Autism Spectrum Disorder (ASD) is a diverse neurodevelopmental disorder which is characterised by social interaction and communication deficits. Individuals diagnosed with ASD commonly demonstrate signs and symptoms such as delayed language development, avoiding eye contact, a tendency to repeat words or phrases, as well as difficulties in understanding other people’s emotions and feelings. Children and young adults who suffer from ASD often experience a variety of other cognitive, learning, emotional and behavioural problems.
What causes autism?
Whilst the exact cause of autism currently remains unclear, it is generally accepted that it is caused by a combination of genetic and environmental factors which may impact the development of an individual’s brain. This may result in abnormalities in brain structure and function and subsequently lead to later autism diagnosis.
Previous research has also associated changes in immune responses during both prenatal and postnatal stages to alterations in brain development and consequent increased risks for autism.
It is estimated that more than 1 in every 100 children in the UK has autism, with four times as many boys being diagnosed than girls.
According to a recent study led by the Autism Research Centre, approximately 300,000 children with ASD have not yet been diagnosed. The disorder affects not only thousands of children, but the lives of parents and families across the UK.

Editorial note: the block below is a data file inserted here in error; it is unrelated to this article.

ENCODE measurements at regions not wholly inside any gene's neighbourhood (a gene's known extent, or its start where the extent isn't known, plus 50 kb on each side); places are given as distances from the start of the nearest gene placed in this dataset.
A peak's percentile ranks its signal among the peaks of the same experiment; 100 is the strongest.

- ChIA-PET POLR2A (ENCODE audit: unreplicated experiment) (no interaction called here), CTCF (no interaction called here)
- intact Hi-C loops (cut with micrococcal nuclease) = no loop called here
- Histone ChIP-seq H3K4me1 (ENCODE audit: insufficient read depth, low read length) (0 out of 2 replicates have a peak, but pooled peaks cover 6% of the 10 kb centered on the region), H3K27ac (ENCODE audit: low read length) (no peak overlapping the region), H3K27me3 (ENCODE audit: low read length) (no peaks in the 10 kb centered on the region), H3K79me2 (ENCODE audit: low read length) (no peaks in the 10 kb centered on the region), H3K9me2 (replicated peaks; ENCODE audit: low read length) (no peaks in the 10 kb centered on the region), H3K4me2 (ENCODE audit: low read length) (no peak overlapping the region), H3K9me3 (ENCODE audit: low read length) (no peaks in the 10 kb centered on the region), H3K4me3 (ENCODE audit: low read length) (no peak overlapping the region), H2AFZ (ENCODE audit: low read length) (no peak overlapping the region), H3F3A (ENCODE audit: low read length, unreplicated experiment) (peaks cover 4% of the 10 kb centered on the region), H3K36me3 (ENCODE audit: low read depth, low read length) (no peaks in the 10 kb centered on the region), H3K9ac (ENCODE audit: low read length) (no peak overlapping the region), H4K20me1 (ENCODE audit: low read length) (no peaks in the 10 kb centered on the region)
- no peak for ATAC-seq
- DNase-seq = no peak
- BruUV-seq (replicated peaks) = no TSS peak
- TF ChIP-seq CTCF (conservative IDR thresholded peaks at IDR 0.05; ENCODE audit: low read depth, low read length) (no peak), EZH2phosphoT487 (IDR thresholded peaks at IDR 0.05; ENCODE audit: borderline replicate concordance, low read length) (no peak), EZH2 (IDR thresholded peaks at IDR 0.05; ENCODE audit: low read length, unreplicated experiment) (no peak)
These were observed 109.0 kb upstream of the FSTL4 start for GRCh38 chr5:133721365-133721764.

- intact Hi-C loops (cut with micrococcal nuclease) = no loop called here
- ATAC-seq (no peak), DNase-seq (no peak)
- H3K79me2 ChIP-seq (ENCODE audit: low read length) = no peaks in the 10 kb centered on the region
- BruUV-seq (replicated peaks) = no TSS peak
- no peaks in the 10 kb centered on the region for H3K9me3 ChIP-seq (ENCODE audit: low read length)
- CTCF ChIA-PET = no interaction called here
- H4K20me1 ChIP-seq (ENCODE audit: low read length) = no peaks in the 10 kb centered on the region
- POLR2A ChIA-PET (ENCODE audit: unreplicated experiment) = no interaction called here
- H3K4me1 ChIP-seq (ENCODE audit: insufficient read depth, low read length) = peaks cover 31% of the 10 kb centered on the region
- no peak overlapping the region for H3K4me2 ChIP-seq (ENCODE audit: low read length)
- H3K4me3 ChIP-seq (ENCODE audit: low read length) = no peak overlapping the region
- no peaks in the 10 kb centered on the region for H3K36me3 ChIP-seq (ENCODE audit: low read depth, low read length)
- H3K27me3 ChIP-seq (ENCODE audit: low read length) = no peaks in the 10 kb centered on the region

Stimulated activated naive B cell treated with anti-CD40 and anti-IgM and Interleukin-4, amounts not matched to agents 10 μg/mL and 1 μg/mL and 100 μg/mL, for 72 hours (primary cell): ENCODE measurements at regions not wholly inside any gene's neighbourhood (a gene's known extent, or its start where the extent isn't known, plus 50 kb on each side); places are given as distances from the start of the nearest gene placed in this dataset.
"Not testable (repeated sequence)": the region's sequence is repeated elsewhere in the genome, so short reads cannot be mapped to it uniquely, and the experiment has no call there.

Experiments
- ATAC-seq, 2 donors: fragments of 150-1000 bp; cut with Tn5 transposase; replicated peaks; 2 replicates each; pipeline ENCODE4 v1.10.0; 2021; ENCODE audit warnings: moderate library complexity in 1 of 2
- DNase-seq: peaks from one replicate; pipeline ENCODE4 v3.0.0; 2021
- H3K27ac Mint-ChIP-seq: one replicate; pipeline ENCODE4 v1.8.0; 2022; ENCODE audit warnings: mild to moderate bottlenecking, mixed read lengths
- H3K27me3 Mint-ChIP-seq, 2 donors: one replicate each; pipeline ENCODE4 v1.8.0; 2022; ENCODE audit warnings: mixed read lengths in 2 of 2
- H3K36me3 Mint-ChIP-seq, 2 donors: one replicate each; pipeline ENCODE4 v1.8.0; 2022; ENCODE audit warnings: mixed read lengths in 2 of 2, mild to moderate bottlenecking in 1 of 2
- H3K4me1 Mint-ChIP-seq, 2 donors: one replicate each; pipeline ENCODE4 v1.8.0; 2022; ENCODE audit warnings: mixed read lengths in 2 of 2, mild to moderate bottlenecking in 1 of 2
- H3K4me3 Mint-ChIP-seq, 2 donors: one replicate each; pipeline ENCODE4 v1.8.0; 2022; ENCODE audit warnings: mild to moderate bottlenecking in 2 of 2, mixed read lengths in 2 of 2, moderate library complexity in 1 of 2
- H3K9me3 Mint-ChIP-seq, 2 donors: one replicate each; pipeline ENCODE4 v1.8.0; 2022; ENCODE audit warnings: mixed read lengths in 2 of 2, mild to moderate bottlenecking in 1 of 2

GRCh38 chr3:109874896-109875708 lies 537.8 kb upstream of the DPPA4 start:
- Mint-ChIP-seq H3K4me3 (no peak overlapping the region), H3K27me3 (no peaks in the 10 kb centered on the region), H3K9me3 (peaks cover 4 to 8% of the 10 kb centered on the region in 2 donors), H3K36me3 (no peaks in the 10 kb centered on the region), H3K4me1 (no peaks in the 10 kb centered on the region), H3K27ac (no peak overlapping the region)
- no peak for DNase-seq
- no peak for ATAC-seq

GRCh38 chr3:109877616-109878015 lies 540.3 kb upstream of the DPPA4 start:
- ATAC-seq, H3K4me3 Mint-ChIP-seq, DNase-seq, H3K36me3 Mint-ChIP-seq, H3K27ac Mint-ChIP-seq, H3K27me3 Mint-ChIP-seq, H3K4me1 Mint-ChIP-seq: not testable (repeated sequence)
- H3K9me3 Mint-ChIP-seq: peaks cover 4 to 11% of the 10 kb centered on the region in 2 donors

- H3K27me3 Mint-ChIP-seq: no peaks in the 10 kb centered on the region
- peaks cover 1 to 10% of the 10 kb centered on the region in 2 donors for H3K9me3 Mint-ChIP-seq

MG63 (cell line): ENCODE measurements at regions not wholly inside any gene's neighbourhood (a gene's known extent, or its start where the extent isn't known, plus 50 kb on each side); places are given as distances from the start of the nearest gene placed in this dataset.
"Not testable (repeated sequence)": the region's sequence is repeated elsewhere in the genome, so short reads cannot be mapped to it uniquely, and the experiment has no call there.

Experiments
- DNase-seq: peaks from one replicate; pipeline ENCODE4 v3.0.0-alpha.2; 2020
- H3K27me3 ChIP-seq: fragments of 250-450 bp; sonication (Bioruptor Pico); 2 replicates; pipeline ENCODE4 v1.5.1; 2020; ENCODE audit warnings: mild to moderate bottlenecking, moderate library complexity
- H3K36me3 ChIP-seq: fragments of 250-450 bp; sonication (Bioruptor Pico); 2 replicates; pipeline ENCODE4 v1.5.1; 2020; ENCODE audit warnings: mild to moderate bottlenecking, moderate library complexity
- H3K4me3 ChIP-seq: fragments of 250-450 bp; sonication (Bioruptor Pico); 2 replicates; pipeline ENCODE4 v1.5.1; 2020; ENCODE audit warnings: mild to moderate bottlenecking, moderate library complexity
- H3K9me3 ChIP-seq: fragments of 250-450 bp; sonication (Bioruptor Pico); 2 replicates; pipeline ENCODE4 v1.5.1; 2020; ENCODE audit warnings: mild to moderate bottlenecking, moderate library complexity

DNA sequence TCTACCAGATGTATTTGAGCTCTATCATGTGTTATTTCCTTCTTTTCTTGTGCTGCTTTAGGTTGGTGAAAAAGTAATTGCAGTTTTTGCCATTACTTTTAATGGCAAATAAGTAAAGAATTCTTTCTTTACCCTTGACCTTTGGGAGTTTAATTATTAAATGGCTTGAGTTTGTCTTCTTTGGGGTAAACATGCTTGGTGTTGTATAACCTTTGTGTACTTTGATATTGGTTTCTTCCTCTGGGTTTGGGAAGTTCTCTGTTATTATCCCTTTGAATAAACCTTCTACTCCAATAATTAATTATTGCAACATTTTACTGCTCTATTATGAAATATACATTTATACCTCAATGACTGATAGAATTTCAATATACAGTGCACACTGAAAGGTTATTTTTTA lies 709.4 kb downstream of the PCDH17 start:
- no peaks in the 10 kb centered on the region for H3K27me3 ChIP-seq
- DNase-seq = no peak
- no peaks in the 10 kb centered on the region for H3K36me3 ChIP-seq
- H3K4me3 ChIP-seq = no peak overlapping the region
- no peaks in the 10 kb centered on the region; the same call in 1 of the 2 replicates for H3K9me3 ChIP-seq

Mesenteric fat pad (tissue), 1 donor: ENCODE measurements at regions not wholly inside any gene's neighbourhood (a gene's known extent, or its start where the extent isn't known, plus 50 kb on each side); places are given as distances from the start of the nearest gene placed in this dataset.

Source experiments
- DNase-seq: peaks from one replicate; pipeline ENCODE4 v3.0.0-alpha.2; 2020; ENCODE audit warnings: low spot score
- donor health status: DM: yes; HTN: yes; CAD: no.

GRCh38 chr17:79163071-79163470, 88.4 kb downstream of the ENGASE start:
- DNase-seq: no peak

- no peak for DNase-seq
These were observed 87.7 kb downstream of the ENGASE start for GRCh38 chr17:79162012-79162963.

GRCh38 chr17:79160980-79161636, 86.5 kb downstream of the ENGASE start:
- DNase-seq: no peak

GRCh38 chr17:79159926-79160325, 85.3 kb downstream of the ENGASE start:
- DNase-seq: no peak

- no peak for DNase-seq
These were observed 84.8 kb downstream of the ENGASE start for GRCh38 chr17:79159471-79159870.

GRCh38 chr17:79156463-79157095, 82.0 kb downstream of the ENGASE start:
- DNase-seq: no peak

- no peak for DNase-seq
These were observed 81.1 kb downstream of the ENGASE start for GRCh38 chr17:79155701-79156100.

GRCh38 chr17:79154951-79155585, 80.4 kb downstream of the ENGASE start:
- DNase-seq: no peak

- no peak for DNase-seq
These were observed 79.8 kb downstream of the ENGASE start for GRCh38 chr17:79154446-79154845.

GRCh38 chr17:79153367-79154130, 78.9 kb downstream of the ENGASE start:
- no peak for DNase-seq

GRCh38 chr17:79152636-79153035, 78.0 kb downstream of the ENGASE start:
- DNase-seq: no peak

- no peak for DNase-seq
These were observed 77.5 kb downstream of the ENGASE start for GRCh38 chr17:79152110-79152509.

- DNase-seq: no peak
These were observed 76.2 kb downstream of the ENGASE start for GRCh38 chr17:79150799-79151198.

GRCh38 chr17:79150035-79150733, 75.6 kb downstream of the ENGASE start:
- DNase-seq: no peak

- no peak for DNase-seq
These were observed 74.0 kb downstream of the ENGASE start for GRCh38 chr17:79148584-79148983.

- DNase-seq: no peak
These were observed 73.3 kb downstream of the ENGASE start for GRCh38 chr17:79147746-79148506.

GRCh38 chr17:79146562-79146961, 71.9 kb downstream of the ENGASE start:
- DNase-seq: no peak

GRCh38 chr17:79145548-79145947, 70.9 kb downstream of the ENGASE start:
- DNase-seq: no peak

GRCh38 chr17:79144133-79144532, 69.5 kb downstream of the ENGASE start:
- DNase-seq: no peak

This is due to the autoantibodies disrupting the production of neural stem cells within the nervous system, affecting the development of the brain and resulting in decreased social interactivity abilities.
Research has also shown high levels of neuroinflammation in the brains of autistic children within postnatal stages. Inflammation can create changes in structural connectivity within the different regions of the brain, particularly in neural systems which are crucial in the regulation of social-emotional behaviours.
Brain scans of children with autism compared to neurotypical children show significant differences in the shape and structure of the brain.
Although there is no ‘cure’ for ASD, a number of other interventions are available which provide help and support to children and parents. However, there is also growing evidence that supports the use of umbilical cord blood stem cell therapy for autism.
The importance of banking cord blood and tissue
As demonstrated in this study along with other previous research and clinical trials, cord blood stem cells can be, and have been, used to successfully improve the symptoms of children with Autism Spectrum Disorder.
More and more parents are deciding to bank their baby’s umbilical cord blood and tissue to treat conditions such as autism, along with many other diseases and disorders.
In fact, it has been reported that umbilical cord blood can treat over 85 diseases and disorders, including cerebral palsy, leukaemia and Parkinson’s disease.
How Cells4Life can help
You have a once in a lifetime opportunity to bank your baby’s umbilical cord blood. Cells 4 Life is the UK’s leading umbilical cord blood stem cell bank, offering a quick, non-invasive service. To find out more information, download a copy of our free parental guide to cord blood banking here.